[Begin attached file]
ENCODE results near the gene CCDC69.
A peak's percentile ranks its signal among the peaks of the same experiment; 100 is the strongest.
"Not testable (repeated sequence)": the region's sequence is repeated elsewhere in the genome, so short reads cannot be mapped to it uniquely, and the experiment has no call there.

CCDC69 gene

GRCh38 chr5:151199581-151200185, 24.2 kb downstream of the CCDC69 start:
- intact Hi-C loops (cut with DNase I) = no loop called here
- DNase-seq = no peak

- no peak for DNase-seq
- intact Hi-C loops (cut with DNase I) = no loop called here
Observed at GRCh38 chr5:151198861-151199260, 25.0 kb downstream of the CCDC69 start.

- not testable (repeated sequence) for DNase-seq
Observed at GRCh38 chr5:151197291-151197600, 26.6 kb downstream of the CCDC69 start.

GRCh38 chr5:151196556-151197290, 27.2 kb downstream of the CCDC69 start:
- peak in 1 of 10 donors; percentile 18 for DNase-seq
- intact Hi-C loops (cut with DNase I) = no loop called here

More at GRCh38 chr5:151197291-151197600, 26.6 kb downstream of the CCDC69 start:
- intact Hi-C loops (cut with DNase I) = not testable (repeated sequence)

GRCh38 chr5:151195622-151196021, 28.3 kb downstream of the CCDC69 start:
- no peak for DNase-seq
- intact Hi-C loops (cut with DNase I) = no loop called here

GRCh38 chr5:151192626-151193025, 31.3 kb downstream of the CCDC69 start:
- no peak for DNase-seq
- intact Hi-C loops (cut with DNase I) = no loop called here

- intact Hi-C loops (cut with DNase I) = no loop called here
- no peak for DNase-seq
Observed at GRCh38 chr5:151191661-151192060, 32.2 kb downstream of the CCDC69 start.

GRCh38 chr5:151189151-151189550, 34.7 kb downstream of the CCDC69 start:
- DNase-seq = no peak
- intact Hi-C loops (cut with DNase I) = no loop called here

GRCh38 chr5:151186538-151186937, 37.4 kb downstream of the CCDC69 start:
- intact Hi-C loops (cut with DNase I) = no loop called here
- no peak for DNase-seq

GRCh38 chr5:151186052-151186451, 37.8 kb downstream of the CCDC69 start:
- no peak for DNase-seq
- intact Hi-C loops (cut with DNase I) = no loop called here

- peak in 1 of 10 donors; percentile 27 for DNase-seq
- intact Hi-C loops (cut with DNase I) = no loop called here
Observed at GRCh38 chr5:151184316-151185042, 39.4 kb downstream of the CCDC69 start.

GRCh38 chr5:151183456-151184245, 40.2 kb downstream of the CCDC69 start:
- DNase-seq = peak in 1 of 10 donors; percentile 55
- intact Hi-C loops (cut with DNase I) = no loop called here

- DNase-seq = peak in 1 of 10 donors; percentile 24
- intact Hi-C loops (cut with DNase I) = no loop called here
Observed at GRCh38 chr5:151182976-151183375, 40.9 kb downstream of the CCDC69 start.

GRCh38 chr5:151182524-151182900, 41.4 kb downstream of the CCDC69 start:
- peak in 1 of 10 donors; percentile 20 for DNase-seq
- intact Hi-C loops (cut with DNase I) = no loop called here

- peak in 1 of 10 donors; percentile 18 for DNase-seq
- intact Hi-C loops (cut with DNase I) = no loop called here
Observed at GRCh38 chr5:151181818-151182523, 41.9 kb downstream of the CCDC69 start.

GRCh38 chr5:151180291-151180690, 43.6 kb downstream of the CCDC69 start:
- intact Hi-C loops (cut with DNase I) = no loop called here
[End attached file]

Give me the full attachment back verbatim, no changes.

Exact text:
ENCODE results near the gene CCDC69.
A peak's percentile ranks its signal among the peaks of the same experiment; 100 is the strongest.
"Not testable (repeated sequence)": the region's sequence is repeated elsewhere in the genome, so short reads cannot be mapped to it uniquely, and the experiment has no call there.

CCDC69 gene

GRCh38 chr5:151199581-151200185, 24.2 kb downstream of the CCDC69 start:
- intact Hi-C loops (cut with DNase I) = no loop called here
- DNase-seq = no peak

- no peak for DNase-seq
- intact Hi-C loops (cut with DNase I) = no loop called here
Observed at GRCh38 chr5:151198861-151199260, 25.0 kb downstream of the CCDC69 start.

- not testable (repeated sequence) for DNase-seq
Observed at GRCh38 chr5:151197291-151197600, 26.6 kb downstream of the CCDC69 start.

GRCh38 chr5:151196556-151197290, 27.2 kb downstream of the CCDC69 start:
- peak in 1 of 10 donors; percentile 18 for DNase-seq
- intact Hi-C loops (cut with DNase I) = no loop called here

More at GRCh38 chr5:151197291-151197600, 26.6 kb downstream of the CCDC69 start:
- intact Hi-C loops (cut with DNase I) = not testable (repeated sequence)

GRCh38 chr5:151195622-151196021, 28.3 kb downstream of the CCDC69 start:
- no peak for DNase-seq
- intact Hi-C loops (cut with DNase I) = no loop called here

GRCh38 chr5:151192626-151193025, 31.3 kb downstream of the CCDC69 start:
- no peak for DNase-seq
- intact Hi-C loops (cut with DNase I) = no loop called here

- intact Hi-C loops (cut with DNase I) = no loop called here
- no peak for DNase-seq
Observed at GRCh38 chr5:151191661-151192060, 32.2 kb downstream of the CCDC69 start.

GRCh38 chr5:151189151-151189550, 34.7 kb downstream of the CCDC69 start:
- DNase-seq = no peak
- intact Hi-C loops (cut with DNase I) = no loop called here

GRCh38 chr5:151186538-151186937, 37.4 kb downstream of the CCDC69 start:
- intact Hi-C loops (cut with DNase I) = no loop called here
- no peak for DNase-seq

GRCh38 chr5:151186052-151186451, 37.8 kb downstream of the CCDC69 start:
- no peak for DNase-seq
- intact Hi-C loops (cut with DNase I) = no loop called here

- peak in 1 of 10 donors; percentile 27 for DNase-seq
- intact Hi-C loops (cut with DNase I) = no loop called here
Observed at GRCh38 chr5:151184316-151185042, 39.4 kb downstream of the CCDC69 start.

GRCh38 chr5:151183456-151184245, 40.2 kb downstream of the CCDC69 start:
- DNase-seq = peak in 1 of 10 donors; percentile 55
- intact Hi-C loops (cut with DNase I) = no loop called here

- DNase-seq = peak in 1 of 10 donors; percentile 24
- intact Hi-C loops (cut with DNase I) = no loop called here
Observed at GRCh38 chr5:151182976-151183375, 40.9 kb downstream of the CCDC69 start.

GRCh38 chr5:151182524-151182900, 41.4 kb downstream of the CCDC69 start:
- peak in 1 of 10 donors; percentile 20 for DNase-seq
- intact Hi-C loops (cut with DNase I) = no loop called here

- peak in 1 of 10 donors; percentile 18 for DNase-seq
- intact Hi-C loops (cut with DNase I) = no loop called here
Observed at GRCh38 chr5:151181818-151182523, 41.9 kb downstream of the CCDC69 start.

GRCh38 chr5:151180291-151180690, 43.6 kb downstream of the CCDC69 start:
- intact Hi-C loops (cut with DNase I) = no loop called here